Reporters Without Borders calls on the Nepalese authorities to carry out thorough and rapid investigations into recent attacks by violent groups on independent media and journalists. One the latest was on 16 November in the capital and targeted the Himal Media group.
"All the Nepalese media deserve the same level of safety and freedom, and it is up to the government to guarantee this protection," Reporters Without Borders said. "There is an urgent need for the police to conduct proper investigations, identify those responsible and bring them to justice. The Maoist-led government must ensure that all voices can be heard in Nepal, even those that criticise the new authorities."
Around 10 masked men on motorcycles attacked the Himal Media press group’s distribution depots in the capital on 16 November, vandalising equipment and torching more than 1,000 copies of the group’s Nepali-language fortnightly Himal Khabarpatrika.
The magazine’s editor, Kanak Mani Dixit, told Reporters Without Borders he regarded the incident as an "organised attempt to restrict free expression and increase fear among journalists."
It came two weeks after an attack targeted against the group’s CEO, Ashutosh Tiwari, on 24 October, when stones were thrown at his car in the capital. Himal Media has filed a complaint about the 16 November violence but the police have not yet identified any of the participants.
Acts of violence and intimidation against journalists are still very frequent in the provinces. Journalists are particularly threatened in the southern Terai region, where armed groups hold sway and there are hardly any police.
Shiva Devkota, the editor of the local weekly Nuwakot Jagaran, was attacked and roughed up after speaking on behalf of the Nepal Press Union at a Congress Party meeting on 17 November in the central district of Nuwakot.
The front window of the National News Agency (RSS) bureau in the southeastern city of Biratnagar was smashed on 13 November.
Siddharaj Upadhyay, the newspaper Gorkhapatra’s correspondent in the western district of Doti, was threatened by a businessman on 28 October after writing an article about illegal gambling. Policemen present during the incident failed to intervene.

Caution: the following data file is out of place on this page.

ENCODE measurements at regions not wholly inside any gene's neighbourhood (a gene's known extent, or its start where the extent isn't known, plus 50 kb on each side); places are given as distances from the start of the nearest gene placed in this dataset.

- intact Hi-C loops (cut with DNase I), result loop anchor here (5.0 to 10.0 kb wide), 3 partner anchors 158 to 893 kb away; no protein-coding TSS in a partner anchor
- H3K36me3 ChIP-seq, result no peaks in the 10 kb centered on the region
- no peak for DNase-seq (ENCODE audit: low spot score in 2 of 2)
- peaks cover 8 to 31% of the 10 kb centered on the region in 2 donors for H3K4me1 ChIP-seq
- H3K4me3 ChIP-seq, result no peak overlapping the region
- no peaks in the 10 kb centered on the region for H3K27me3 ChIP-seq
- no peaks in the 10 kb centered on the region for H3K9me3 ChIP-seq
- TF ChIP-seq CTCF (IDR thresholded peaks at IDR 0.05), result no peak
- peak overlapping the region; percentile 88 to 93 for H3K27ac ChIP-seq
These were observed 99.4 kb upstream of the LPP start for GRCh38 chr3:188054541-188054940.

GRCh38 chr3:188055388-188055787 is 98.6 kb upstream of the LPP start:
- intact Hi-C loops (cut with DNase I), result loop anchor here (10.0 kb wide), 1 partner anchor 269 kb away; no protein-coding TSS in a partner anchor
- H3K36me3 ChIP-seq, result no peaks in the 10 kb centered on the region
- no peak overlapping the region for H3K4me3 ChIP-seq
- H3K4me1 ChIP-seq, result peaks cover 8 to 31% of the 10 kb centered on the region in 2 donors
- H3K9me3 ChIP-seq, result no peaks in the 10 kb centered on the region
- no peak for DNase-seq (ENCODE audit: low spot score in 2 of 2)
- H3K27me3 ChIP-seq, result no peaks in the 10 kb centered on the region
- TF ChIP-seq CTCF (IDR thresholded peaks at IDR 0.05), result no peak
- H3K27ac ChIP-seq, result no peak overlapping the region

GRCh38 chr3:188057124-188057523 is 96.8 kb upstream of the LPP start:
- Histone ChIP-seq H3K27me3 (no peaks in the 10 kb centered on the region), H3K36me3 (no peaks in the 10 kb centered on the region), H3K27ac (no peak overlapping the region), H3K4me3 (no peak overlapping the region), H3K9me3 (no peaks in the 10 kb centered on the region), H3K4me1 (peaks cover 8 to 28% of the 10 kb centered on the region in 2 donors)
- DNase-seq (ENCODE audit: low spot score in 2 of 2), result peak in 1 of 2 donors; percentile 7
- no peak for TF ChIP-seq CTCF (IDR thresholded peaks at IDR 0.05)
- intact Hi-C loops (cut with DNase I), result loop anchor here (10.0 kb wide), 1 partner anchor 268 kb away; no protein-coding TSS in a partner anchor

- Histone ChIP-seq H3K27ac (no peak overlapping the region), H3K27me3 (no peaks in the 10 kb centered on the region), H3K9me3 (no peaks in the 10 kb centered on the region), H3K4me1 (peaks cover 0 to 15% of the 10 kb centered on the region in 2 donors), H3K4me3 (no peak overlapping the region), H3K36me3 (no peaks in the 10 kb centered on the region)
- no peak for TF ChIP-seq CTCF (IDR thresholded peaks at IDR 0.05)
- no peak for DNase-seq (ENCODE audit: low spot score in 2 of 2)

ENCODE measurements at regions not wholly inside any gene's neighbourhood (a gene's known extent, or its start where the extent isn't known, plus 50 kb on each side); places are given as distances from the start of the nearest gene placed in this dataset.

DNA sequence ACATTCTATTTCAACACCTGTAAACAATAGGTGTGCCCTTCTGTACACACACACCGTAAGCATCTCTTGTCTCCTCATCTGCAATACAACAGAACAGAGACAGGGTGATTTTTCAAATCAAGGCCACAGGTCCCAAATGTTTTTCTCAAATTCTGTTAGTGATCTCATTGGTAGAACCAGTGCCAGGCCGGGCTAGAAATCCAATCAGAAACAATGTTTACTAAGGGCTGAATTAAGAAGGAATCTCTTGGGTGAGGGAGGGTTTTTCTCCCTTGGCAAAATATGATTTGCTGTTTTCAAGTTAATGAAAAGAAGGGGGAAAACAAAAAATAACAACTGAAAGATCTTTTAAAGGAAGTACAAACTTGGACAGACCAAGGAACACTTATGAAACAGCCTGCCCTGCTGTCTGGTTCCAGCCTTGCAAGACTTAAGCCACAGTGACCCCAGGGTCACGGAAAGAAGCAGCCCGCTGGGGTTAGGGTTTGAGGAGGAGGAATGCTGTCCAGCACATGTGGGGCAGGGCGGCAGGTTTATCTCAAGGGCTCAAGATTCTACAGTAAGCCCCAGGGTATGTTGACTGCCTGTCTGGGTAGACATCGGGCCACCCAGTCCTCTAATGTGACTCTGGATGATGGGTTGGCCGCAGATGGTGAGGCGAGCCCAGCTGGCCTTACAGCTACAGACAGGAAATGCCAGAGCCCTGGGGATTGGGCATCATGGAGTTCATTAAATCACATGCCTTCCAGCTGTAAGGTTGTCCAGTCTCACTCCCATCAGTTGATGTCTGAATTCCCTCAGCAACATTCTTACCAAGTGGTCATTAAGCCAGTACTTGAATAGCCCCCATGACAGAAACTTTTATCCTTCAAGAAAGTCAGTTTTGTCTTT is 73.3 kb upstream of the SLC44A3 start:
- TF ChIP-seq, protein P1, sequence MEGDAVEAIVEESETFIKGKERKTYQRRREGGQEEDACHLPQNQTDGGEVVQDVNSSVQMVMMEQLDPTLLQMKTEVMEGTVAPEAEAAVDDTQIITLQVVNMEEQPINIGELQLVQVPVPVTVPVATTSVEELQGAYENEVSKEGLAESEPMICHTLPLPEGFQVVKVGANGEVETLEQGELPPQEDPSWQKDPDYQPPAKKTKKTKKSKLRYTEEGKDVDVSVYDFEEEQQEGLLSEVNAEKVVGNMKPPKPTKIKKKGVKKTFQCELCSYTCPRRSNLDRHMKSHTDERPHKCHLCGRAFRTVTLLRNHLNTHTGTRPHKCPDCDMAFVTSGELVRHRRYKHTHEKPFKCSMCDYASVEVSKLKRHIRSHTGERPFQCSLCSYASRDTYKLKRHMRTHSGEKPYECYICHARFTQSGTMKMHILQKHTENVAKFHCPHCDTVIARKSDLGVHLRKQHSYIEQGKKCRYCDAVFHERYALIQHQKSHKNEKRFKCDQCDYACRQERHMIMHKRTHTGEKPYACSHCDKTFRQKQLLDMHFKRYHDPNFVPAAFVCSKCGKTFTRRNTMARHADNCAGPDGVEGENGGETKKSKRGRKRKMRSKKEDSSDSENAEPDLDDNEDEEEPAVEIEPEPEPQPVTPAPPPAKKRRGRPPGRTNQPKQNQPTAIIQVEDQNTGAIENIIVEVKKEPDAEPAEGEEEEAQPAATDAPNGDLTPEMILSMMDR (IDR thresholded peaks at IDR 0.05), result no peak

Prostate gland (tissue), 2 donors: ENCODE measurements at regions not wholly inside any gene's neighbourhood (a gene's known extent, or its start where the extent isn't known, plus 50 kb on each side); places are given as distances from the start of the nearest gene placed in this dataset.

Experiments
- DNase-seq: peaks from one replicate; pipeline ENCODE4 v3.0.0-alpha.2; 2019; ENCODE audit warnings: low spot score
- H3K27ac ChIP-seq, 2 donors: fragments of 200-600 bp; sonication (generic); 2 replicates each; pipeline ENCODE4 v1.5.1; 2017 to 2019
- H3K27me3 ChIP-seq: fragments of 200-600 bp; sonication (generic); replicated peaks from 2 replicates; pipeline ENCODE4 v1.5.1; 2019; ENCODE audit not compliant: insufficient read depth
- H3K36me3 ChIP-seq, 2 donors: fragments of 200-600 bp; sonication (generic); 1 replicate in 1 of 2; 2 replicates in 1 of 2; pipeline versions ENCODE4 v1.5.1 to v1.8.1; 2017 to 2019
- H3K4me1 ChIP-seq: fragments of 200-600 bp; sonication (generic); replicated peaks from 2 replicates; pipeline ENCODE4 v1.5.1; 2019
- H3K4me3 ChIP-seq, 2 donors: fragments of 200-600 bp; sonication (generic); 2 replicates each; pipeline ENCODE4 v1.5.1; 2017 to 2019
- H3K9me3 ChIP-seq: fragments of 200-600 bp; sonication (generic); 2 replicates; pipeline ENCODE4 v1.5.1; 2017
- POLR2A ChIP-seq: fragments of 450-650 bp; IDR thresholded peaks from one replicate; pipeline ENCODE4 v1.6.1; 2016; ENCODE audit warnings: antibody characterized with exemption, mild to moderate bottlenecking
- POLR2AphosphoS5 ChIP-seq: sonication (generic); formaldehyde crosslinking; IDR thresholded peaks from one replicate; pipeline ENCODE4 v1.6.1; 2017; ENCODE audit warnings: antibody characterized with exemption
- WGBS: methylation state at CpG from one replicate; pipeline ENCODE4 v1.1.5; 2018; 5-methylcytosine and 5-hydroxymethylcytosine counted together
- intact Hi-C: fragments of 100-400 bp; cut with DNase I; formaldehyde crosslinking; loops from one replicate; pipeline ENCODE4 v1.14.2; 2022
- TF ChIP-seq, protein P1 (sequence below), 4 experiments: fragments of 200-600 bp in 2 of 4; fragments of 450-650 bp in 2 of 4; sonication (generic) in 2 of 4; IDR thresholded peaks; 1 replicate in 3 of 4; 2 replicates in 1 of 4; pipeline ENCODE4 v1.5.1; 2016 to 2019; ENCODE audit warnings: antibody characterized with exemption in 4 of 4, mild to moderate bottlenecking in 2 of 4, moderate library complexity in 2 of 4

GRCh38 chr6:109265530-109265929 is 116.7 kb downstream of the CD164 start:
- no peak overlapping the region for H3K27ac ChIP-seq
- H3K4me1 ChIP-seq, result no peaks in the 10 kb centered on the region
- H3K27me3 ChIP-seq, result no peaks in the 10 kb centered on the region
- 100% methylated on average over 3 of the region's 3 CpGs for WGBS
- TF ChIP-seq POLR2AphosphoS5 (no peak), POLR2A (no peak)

Journalist Rammani Upadhyay, the editor of the local newspaper Basudha, was seriously injured by unidentified assailants on 24 October in the central city of Janakpur and was hospitalised in Kathmandu. The motive for the attack is not known.
The offices of the Tarai Times daily newspaper in the central district of Dhanusha were vandalised on 20 October by unidentified intruders, who manhandled two employees.
A leader of the JTMM-J armed group threatened to kill Krishna Prasad Dhakal, The Himalayan Times correspondent in the western district of Kapilvastu, on the night of 11 October.
Jagat Prasad Joshi alias JP Joshi Pandit, a Maoist activist and president of the Kailali chapter of the Revolutionary journalists association (RJA), has been missing since 8 October, when he left his home in Malakheti to go to Kathmandu. His family has not received any news of him since then.
Reporters Without Borders meanwhile voices its support for the Federation of Nepali Journalists’ recent request to the prime minister for light to be shed on the July 2007 disappearance of journalist Prakash Thakuri. Maoists were suspected of participating in his abduction.